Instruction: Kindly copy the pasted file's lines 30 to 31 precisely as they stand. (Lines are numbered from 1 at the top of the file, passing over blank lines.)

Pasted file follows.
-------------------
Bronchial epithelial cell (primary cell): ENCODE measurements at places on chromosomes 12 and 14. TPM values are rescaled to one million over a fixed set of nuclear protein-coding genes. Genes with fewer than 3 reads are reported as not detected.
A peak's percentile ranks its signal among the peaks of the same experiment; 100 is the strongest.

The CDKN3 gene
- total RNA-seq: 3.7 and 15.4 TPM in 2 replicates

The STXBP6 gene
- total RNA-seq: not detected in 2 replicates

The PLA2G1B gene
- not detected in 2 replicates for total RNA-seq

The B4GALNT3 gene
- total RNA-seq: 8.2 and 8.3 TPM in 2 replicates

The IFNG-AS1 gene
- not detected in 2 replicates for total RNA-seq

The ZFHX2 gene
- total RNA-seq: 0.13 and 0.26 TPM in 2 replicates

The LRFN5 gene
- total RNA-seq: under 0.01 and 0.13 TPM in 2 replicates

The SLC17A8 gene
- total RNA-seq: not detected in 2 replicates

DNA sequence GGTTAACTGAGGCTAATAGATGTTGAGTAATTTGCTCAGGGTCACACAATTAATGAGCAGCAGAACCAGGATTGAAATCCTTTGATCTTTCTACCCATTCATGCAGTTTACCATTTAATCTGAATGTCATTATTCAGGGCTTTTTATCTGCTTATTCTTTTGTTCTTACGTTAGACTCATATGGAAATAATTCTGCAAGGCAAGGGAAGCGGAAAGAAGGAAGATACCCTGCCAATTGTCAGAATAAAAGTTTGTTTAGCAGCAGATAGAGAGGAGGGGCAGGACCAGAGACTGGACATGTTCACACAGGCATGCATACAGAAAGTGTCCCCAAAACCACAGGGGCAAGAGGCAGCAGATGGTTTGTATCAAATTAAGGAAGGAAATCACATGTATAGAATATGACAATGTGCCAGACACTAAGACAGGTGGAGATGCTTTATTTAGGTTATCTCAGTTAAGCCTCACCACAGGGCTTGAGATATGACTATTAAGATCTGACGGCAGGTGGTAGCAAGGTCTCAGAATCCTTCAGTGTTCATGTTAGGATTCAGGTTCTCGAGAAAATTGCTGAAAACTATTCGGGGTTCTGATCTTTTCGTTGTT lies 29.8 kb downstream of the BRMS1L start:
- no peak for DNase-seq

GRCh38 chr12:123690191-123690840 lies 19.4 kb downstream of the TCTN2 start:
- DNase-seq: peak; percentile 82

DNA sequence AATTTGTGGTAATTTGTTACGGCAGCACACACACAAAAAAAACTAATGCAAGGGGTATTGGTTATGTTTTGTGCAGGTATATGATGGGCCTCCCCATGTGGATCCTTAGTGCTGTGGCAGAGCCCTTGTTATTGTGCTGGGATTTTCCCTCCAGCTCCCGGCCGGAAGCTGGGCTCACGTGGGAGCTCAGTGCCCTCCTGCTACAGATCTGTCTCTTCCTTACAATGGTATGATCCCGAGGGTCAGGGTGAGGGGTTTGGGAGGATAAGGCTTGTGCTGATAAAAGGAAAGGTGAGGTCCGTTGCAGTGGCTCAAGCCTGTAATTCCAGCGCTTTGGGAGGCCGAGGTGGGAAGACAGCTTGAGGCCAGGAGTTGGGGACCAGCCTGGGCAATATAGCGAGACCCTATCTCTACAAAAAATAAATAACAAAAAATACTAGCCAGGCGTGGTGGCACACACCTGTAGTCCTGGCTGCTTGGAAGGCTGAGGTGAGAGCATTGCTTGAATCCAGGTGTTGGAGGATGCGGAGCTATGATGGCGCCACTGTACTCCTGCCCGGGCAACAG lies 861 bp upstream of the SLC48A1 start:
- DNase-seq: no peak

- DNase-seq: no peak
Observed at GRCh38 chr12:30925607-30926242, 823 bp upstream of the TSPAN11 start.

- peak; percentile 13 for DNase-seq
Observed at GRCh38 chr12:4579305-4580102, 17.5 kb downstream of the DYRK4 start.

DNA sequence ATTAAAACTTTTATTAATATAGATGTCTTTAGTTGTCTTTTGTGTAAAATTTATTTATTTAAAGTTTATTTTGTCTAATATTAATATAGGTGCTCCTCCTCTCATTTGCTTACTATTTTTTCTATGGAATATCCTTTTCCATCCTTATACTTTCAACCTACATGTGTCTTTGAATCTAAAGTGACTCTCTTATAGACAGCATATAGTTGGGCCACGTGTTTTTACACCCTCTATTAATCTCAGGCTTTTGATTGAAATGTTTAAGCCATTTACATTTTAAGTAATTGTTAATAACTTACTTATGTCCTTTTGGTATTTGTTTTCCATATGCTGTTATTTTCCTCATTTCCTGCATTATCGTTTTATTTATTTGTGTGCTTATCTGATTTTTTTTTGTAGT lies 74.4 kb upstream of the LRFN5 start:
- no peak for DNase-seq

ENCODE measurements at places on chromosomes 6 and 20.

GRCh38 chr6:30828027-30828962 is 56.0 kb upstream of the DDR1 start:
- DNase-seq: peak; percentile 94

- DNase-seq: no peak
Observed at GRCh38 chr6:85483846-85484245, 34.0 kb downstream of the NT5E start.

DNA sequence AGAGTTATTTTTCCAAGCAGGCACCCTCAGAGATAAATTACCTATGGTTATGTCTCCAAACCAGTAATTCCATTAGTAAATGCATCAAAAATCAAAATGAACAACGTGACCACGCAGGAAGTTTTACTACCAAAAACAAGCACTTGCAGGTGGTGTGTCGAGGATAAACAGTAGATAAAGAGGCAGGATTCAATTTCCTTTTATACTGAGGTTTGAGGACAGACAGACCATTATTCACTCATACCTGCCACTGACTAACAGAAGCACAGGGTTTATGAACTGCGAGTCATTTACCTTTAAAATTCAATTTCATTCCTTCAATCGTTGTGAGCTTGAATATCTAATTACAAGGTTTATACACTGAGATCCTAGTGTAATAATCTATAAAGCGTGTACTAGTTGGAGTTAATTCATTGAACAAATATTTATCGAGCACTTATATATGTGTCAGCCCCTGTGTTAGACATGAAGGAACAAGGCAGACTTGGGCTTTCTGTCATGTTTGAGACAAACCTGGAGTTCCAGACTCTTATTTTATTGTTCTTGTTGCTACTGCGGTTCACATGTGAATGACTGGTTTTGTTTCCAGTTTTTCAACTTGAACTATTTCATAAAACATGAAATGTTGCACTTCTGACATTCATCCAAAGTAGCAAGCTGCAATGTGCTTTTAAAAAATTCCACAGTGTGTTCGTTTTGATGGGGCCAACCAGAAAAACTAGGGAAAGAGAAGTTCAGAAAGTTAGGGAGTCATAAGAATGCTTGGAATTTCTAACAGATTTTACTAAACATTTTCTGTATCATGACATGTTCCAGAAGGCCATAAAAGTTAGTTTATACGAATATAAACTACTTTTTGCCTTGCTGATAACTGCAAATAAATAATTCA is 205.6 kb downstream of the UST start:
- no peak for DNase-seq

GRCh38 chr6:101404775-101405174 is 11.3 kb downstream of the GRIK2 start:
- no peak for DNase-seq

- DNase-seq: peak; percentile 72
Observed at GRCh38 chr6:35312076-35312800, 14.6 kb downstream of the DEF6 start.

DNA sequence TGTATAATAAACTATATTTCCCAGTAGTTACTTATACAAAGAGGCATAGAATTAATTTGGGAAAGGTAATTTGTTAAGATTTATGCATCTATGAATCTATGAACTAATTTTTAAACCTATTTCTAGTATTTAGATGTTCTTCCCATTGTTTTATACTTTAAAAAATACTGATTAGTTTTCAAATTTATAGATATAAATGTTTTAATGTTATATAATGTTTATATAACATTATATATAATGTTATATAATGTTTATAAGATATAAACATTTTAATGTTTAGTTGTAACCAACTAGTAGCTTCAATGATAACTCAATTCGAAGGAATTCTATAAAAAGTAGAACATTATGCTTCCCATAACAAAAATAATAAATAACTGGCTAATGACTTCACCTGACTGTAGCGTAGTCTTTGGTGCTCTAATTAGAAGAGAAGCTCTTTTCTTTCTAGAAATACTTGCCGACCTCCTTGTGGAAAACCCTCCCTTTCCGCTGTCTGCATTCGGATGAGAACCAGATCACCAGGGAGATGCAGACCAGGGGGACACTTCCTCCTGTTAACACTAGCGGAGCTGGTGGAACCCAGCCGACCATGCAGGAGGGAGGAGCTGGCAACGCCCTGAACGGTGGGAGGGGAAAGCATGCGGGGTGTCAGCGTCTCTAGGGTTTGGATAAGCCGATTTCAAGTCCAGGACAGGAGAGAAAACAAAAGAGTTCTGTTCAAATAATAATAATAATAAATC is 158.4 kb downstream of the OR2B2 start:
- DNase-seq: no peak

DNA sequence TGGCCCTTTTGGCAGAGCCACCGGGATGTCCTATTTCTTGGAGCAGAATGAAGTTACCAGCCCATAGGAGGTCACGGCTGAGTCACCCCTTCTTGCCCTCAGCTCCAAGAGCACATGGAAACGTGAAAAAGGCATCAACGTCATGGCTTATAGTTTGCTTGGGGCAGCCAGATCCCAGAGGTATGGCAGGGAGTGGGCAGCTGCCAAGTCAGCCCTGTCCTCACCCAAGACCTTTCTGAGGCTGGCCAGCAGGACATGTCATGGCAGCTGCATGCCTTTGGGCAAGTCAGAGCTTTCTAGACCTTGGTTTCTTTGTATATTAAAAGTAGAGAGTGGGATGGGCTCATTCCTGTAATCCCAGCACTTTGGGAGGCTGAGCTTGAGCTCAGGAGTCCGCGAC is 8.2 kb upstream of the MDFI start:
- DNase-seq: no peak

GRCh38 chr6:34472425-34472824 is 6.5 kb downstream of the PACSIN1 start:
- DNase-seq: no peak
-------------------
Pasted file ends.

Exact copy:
- no peak for DNase-seq

ENCODE measurements at places on chromosomes 6 and 20.